Boxes with artificial habitats support saproxylic beetles in green areas near and within cities

University essay from Linköpings universitet/Institutionen för fysik, kemi och biologi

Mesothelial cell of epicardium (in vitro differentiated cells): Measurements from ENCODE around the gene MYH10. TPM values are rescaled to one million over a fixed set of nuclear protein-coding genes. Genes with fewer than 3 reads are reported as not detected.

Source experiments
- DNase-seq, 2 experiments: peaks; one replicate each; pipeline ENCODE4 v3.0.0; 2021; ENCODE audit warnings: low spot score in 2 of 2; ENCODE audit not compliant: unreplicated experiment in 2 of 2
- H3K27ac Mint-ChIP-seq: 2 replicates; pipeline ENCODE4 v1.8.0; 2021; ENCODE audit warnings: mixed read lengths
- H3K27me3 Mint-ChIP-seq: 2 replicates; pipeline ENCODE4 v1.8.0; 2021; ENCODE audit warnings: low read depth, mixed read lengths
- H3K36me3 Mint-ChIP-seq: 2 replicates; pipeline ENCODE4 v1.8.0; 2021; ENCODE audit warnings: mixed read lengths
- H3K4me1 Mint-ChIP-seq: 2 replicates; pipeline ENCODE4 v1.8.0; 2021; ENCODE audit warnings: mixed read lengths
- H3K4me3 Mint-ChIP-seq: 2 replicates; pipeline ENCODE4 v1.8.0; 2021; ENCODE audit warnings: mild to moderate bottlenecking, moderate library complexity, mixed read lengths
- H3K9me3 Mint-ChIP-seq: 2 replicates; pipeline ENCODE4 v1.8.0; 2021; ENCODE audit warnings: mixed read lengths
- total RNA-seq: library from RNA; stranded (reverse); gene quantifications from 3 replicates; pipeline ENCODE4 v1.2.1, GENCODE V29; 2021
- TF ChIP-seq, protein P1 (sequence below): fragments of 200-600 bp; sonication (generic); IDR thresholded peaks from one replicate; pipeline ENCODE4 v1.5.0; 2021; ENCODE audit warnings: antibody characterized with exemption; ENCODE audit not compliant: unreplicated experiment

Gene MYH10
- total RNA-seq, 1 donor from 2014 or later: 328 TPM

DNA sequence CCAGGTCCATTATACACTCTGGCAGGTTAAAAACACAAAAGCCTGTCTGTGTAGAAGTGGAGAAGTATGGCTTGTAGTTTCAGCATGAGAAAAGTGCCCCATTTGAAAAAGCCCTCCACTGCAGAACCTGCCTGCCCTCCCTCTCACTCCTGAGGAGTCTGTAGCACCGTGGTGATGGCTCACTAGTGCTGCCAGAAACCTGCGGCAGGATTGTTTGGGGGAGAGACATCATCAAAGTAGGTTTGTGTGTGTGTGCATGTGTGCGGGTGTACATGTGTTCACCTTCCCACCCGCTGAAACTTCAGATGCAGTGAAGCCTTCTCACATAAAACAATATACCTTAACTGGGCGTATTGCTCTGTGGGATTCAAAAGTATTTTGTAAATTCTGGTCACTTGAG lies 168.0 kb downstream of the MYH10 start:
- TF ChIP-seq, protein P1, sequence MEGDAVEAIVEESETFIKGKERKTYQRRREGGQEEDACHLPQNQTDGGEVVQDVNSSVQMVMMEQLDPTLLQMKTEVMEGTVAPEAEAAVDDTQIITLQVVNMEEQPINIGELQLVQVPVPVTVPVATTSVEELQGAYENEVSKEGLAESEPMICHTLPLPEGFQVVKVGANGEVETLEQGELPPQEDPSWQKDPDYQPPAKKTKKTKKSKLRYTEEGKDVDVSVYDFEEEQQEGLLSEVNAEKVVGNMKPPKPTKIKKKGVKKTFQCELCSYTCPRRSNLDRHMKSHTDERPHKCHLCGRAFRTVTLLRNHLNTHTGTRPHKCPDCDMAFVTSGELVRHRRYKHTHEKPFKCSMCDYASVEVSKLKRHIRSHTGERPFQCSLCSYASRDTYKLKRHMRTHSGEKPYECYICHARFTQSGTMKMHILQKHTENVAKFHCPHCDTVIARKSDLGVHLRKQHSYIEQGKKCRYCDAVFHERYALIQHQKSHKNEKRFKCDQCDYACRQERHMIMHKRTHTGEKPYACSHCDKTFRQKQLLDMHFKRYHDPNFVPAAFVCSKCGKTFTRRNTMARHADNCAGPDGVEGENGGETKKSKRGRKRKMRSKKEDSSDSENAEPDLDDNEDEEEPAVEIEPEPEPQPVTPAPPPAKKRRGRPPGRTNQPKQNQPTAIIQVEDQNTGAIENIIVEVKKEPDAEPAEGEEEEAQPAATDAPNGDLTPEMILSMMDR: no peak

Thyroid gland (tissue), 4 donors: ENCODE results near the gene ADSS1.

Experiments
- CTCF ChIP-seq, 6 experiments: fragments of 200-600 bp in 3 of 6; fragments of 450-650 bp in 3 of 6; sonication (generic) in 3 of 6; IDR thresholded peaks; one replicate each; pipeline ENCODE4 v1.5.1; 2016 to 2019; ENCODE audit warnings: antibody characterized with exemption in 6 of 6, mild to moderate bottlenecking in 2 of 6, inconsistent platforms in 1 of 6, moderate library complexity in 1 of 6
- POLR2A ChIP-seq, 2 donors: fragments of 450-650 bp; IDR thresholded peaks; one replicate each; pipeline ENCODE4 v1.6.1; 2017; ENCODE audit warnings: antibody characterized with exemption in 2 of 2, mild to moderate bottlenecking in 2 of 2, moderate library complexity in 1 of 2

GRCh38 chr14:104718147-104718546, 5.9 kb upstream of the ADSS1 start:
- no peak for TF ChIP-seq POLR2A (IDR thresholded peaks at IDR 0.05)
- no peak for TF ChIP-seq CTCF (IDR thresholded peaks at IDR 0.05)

Abstract: The highest terrestrial biodiversity in Sweden is connected to old grown deciduous trees with tree trunk hollows and dead wood, such as oak and maple. A reduction of deciduous forest and old grown trees from anthropological activities has left many habitats wanting in size and fragmented. Many saproxylic species that are dependent on old grown trees with tree trunk hollows are now threatened. The aim of this study was to further develop artificial habitats (boxes) used for conservation of saproxylic beetles. The boxes were made larger, placed in cities’ green areas and filled with produce from the surrounding areas. The study assessed the effectiveness of these boxes, regarding species richness and composition, compared with earlier studies and tree trunk hollows. The study also aimed to assess what variables might affect the species richness and family and species composition. During April to August 2019, 3454 individuals of 105 saproxylic species were collected in 55 boxes. Of the species dependent on tree trunk hollows, 45% were found in the boxes, compared with tree trunk hollows. Of the variables included shading of the box, the amount of buildings surrounding the box and the amount of forest surrounding the box were found to affect species richness. More shading and a larger forest area increased the species richness in the boxes, and a higher concentration of buildings decreased species richness in the boxes. Conclusively, this study showed that boxes placed in cities’ green areas could act as an alternative habitat for saproxylic beetles.

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